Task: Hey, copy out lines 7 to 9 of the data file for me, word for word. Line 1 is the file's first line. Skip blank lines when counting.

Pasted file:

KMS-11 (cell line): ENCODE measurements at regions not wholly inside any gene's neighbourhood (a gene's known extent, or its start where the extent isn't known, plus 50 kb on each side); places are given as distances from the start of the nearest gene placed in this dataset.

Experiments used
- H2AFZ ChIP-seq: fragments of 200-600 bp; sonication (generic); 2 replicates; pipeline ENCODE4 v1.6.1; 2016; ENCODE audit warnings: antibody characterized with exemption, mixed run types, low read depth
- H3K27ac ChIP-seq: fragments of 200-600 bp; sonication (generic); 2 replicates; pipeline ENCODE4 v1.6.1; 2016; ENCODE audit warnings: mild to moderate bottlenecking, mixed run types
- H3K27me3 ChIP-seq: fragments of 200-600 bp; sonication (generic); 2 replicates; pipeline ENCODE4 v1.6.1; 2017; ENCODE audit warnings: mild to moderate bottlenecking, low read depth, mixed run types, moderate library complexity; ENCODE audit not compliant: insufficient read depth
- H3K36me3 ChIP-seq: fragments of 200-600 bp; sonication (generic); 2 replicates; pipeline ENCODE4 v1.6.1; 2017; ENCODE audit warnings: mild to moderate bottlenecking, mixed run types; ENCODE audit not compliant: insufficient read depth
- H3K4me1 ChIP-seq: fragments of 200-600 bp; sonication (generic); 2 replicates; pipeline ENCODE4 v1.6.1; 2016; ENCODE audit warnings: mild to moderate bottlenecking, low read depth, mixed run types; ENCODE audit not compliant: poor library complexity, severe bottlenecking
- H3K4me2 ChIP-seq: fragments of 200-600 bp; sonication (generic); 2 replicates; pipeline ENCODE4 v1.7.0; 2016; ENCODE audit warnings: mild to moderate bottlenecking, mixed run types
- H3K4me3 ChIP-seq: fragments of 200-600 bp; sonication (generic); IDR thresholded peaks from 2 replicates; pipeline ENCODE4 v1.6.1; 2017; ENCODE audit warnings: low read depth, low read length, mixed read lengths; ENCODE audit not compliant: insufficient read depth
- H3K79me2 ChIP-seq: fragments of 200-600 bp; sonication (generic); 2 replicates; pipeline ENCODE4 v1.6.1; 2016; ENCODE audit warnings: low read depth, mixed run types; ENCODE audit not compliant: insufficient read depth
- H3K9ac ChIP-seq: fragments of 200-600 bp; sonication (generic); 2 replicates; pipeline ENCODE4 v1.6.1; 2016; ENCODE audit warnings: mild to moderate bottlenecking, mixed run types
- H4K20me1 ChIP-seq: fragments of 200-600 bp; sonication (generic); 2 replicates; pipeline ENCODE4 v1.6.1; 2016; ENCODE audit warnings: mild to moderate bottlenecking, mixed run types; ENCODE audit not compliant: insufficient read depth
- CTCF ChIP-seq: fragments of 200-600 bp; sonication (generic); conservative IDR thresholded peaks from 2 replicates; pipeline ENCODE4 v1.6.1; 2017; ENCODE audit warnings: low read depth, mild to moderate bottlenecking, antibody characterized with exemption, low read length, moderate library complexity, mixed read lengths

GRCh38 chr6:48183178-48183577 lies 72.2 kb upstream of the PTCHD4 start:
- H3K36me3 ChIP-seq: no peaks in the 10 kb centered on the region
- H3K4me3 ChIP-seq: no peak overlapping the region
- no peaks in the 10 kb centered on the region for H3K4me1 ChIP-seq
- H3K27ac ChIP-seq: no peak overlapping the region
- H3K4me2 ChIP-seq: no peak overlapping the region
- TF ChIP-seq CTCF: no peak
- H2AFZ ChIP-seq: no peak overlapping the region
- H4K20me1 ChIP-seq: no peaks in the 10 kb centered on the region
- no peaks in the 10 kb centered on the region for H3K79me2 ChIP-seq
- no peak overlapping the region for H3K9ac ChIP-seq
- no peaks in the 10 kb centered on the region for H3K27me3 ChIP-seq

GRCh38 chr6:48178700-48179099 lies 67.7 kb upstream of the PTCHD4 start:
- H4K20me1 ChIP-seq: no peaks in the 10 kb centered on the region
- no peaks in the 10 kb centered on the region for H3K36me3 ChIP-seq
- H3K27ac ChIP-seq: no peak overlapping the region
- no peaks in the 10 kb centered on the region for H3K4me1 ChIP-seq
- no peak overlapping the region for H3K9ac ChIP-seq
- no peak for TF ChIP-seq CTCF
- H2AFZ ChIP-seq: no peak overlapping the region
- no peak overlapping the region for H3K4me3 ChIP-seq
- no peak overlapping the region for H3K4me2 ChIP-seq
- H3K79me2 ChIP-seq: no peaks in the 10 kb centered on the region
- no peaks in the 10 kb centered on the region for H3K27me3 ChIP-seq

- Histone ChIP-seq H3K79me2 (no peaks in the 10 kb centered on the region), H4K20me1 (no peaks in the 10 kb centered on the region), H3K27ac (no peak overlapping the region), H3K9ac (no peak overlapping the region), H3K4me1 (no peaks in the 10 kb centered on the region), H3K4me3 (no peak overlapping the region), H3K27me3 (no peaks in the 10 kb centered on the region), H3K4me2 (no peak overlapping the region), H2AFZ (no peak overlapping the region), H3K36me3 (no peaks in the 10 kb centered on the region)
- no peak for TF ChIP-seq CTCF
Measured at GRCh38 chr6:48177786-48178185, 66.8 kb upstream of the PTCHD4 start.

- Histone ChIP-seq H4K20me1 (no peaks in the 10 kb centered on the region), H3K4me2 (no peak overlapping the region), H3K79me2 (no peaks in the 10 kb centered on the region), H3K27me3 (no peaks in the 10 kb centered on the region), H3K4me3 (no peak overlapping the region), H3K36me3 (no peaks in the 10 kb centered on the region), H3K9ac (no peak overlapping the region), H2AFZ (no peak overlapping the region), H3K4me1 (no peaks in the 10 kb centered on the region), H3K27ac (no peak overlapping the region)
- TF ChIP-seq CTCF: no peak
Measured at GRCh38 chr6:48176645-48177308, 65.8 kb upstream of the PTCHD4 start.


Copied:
- H3K4me1 ChIP-seq: fragments of 200-600 bp; sonication (generic); 2 replicates; pipeline ENCODE4 v1.6.1; 2016; ENCODE audit warnings: mild to moderate bottlenecking, low read depth, mixed run types; ENCODE audit not compliant: poor library complexity, severe bottlenecking
- H3K4me2 ChIP-seq: fragments of 200-600 bp; sonication (generic); 2 replicates; pipeline ENCODE4 v1.7.0; 2016; ENCODE audit warnings: mild to moderate bottlenecking, mixed run types
- H3K4me3 ChIP-seq: fragments of 200-600 bp; sonication (generic); IDR thresholded peaks from 2 replicates; pipeline ENCODE4 v1.6.1; 2017; ENCODE audit warnings: low read depth, low read length, mixed read lengths; ENCODE audit not compliant: insufficient read depth